In part 1 of this blog I looked at how procurement can actually create new revenue opportunities. Here I’ll take a look at two other ways that procurement can help support growth. These are less revolutionary than the first but not used to their potential at most organizations.
2. Unlocking Supplier-Led Innovation
Supplier-led innovation can help increase margins, accelerate time to market and differentiate products/services to capture market share. Even in indirect purchasing, giving suppliers more flexibility in how they meet requirements can increase savings and sustainability. As organizations become increasingly dependent on suppliers, the potential value continues to increase.
A great example is Meritor, who brought a unique approach to supplier collaboration and new product introductions to life, delivering more products at higher profit to support a board level initiative and multiply their stock price. Many other organizations have leveraged this strategy, but almost all can do so better to drive greater value. The following approach can help:
- Conduct a realistic assessment of your current supplier collaboration capabilities / shortcomings. Most organizations overestimate their capabilities here, with 83% of respondents to a recent Forrester survey on supporting growth indicating they had closer collaboration with suppliers than their competitors (and only 10% worse)
- Implement a structured framework to supplier-led innovation, including when to bring suppliers into the process, how to communicate with stakeholders and monitor progress
- Incentivize procurement w/performance goals & KPIs that encourage supplier collaboration to drive meaningful changes in behavior
- Increase supplier willingness by developing yourself as customer of choice. While some factors, such as company size and brand, are out of your control, the top factors according to a Forrester Consulting study on collaboration are. The top being visibility into and timeliness of payments. Effective P2P solutions support both
- Digitize to enable effective collaboration across more suppliers and categories. Efficient communication, the ability to securely share information and project manage efforts are all key to scaling collaboration across more processes, suppliers & categories
Ensuring Supply Chain Agility
Technically, this 3rd strategy does not itself drive revenue growth. It is, however, essential to preventing unexpected disruptions to sales. Analysis by McKinsey found that companies can now expect losses equal to almost 45 percent of one year’s profits over the course of a decade due to supply chain disruptions.
Agility is needed not just to avoid disruptions. Today’s active regulatory and legislative environment means companies will have to remain agile in their supply chain strategies to ensure compliance, or to support strategic objectives. For example, supply chains may have to be adjusted to support new company sustainability or other CSR policies. These can impact the brand and hence revenue. No wonder no other objective increased in importance more according to Forrester Consulting’s study on restoring growth, with 65% saying it increased.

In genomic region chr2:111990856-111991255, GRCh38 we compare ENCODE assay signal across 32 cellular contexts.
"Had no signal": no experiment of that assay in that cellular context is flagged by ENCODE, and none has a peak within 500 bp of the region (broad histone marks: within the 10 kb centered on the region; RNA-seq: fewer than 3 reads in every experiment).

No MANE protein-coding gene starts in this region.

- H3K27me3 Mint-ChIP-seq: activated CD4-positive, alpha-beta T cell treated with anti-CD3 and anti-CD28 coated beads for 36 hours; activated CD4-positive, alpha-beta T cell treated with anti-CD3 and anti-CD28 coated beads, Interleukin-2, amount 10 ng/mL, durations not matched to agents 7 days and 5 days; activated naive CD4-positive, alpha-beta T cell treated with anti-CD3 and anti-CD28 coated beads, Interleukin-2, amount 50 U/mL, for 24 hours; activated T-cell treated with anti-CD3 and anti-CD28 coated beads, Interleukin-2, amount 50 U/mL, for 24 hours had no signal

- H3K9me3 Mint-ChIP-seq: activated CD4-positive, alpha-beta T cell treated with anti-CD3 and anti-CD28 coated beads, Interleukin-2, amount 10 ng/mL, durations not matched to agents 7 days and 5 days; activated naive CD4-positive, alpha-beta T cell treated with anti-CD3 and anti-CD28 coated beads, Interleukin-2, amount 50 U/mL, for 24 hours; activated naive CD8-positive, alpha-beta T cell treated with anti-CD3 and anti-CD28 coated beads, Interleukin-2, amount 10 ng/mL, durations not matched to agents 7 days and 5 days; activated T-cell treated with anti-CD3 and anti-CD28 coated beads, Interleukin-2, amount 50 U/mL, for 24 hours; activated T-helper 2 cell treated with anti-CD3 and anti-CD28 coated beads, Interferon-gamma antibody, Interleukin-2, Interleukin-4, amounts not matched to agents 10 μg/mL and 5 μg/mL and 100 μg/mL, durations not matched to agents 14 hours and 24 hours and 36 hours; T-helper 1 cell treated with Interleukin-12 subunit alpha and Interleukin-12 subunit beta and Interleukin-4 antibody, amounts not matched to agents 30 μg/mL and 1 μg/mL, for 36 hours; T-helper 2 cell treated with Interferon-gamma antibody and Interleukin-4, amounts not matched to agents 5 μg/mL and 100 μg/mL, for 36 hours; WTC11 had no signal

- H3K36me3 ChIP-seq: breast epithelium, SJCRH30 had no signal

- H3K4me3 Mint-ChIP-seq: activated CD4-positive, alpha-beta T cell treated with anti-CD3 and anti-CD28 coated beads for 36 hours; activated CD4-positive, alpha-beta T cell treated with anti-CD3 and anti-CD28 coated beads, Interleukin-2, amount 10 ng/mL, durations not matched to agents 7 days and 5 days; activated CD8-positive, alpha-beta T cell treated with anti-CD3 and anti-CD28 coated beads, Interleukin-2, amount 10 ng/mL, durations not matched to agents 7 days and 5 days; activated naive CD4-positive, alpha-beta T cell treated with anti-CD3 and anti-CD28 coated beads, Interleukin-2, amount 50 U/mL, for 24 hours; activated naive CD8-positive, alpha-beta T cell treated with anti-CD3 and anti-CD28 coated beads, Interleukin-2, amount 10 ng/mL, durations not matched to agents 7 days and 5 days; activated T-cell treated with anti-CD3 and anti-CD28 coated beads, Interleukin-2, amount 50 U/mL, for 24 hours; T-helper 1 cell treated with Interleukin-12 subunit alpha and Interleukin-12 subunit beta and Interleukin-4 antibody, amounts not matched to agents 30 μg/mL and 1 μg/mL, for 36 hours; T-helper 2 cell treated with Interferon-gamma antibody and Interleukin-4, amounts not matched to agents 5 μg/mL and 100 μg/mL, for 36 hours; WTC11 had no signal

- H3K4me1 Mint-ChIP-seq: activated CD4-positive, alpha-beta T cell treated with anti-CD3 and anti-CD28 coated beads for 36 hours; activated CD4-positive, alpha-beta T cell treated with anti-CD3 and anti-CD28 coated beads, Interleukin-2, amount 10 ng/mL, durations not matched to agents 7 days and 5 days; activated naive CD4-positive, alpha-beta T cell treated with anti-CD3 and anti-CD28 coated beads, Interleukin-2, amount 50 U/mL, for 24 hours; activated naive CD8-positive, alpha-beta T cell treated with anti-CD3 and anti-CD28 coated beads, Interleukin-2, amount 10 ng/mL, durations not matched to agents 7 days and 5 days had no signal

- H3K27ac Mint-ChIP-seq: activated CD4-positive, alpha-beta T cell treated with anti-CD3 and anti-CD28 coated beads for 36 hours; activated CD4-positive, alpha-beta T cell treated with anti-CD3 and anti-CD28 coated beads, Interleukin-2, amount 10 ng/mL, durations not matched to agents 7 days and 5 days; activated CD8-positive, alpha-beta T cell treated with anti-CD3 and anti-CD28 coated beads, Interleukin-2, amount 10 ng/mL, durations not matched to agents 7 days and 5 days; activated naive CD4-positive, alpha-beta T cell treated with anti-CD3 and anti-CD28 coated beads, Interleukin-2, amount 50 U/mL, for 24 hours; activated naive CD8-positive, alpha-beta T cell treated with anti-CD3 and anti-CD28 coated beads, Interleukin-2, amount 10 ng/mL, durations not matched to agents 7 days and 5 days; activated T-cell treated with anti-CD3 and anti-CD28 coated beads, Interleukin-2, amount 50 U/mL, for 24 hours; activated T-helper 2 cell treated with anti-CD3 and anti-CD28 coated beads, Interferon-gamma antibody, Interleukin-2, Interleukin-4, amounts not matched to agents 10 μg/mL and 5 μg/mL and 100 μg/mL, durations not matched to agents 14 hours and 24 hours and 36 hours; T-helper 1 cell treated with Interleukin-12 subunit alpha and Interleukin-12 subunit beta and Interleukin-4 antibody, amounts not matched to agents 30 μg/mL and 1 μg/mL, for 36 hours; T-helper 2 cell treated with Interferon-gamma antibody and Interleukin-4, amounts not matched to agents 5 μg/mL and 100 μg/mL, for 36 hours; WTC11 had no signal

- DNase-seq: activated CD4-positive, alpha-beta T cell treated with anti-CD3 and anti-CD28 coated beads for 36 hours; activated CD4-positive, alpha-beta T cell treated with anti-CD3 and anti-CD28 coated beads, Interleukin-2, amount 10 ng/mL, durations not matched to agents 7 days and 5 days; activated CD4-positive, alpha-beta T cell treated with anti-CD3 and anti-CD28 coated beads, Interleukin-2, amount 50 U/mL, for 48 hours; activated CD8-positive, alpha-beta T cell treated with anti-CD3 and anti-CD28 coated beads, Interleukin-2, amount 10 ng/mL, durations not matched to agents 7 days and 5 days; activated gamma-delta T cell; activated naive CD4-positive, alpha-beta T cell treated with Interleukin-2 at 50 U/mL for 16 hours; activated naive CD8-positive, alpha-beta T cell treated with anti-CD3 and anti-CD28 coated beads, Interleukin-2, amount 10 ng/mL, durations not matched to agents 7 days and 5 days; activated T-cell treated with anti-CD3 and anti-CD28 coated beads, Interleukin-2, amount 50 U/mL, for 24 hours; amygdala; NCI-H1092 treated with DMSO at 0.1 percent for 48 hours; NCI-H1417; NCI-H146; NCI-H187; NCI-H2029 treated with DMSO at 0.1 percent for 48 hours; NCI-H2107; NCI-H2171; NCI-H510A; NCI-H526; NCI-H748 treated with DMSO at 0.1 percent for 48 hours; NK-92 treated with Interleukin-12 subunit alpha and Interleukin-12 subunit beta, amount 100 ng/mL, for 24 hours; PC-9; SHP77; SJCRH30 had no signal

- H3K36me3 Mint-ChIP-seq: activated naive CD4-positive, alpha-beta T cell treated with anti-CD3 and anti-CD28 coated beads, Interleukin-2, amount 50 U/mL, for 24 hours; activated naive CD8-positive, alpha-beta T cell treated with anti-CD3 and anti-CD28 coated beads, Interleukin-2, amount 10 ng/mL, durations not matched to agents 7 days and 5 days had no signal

Success requires the following:
- Gain control of enterprise supplier data. Effectively category management, including assessing and monitoring suppliers and your risk exposure, is not possible without quality data. Invest in MDM capabilities, ideally embedded in your S2P technology, to unify data across back end systems to enable a 360 degree view across the enterprise
- Manage categories like a financial portfolio. Too much risk management focuses on assessing individual supplier risk, with category assessments simply the sum of supplier assessments. It is critical to consider risk diversity in a category, with alternate sources of supply ideally being exposed to different risks. That can be more important than the level of risk of individual suppliers. Strategies such as China + 1 represent a step in this direction
- Extend visibility into sub-tiers. Extend that visibility in depth and map out the suppliers your suppliers depend on to provide you the goods/services purchased. A China +1 strategy won’t be very effective in mitigating risk (and may increase costs) if the +1 is dependent on Chinese suppliers. Technology can increasingly support this, giving you a dynamic map of your supply chain
Organizations’ spend and suppliers are often an untapped resource to drive growth. Procurement leaders must show the way, for the sake of the business and to show that procurement is as relevant when growth is in focus as when cost is.
Chief Marketing Officer
Alex has spent over 15 years of his career evangelizing Spend Management, shaping its evolution and working closely with hundreds of customers to support their Digital Transformation journeys. As CMO at Ivalua, Alex leads overall marketing strategy and thought leadership programs. Alex also spent 12 years at Ariba, first building and running the spend analytics business as General Manager. He then built and led Ariba’s international marketing team until successful acquisition by SAP, transitioning to lead business network marketing globally. Earlier, Alex was a founding member of Zeborg (acquired by Emptoris)where he developed vertical Procurement applications. He began his career in the U.S. Cavalry, leading tank and scout platoons through 2 combat deployments. Alex holds a B.S. in Economics from the U.S. Military Academy at West Point and an international M.B.A. from INSEAD.
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